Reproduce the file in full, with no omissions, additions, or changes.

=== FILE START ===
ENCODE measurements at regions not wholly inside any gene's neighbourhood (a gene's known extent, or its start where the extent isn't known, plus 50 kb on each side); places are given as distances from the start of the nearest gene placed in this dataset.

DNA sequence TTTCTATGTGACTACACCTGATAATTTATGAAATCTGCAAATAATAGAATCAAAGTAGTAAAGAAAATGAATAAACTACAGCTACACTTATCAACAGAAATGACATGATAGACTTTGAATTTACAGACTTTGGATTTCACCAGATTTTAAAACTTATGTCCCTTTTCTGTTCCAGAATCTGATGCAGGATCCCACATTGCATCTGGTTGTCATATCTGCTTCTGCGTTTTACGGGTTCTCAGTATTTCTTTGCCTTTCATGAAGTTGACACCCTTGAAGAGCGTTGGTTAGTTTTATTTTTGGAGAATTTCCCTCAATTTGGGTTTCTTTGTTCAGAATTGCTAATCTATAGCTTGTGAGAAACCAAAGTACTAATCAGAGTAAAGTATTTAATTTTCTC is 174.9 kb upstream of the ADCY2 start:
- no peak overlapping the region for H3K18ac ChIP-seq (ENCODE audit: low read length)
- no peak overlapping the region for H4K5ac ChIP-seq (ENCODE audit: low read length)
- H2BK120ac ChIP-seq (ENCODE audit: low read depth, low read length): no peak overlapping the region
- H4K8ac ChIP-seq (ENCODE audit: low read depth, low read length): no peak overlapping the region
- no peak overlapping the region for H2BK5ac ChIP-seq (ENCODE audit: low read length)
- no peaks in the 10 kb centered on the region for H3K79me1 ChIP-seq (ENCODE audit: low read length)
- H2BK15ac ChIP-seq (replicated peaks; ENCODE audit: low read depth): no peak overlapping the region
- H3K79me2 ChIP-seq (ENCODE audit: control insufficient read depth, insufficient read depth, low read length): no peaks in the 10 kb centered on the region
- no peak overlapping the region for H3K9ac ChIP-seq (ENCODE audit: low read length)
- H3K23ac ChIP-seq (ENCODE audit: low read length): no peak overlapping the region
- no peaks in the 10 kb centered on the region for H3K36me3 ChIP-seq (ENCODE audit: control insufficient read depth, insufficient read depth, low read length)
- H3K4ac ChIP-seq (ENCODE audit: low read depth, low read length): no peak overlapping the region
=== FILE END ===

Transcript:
ENCODE measurements at regions not wholly inside any gene's neighbourhood (a gene's known extent, or its start where the extent isn't known, plus 50 kb on each side); places are given as distances from the start of the nearest gene placed in this dataset.

DNA sequence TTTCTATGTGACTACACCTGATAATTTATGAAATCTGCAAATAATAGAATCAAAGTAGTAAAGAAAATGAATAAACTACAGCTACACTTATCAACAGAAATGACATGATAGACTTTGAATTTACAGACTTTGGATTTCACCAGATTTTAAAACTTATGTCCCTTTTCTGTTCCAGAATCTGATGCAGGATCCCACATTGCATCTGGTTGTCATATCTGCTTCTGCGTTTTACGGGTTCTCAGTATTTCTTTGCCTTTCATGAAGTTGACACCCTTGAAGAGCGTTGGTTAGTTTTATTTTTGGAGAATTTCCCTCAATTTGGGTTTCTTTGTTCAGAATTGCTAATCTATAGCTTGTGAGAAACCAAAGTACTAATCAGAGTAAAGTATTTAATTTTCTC is 174.9 kb upstream of the ADCY2 start:
- no peak overlapping the region for H3K18ac ChIP-seq (ENCODE audit: low read length)
- no peak overlapping the region for H4K5ac ChIP-seq (ENCODE audit: low read length)
- H2BK120ac ChIP-seq (ENCODE audit: low read depth, low read length): no peak overlapping the region
- H4K8ac ChIP-seq (ENCODE audit: low read depth, low read length): no peak overlapping the region
- no peak overlapping the region for H2BK5ac ChIP-seq (ENCODE audit: low read length)
- no peaks in the 10 kb centered on the region for H3K79me1 ChIP-seq (ENCODE audit: low read length)
- H2BK15ac ChIP-seq (replicated peaks; ENCODE audit: low read depth): no peak overlapping the region
- H3K79me2 ChIP-seq (ENCODE audit: control insufficient read depth, insufficient read depth, low read length): no peaks in the 10 kb centered on the region
- no peak overlapping the region for H3K9ac ChIP-seq (ENCODE audit: low read length)
- H3K23ac ChIP-seq (ENCODE audit: low read length): no peak overlapping the region
- no peaks in the 10 kb centered on the region for H3K36me3 ChIP-seq (ENCODE audit: control insufficient read depth, insufficient read depth, low read length)
- H3K4ac ChIP-seq (ENCODE audit: low read depth, low read length): no peak overlapping the region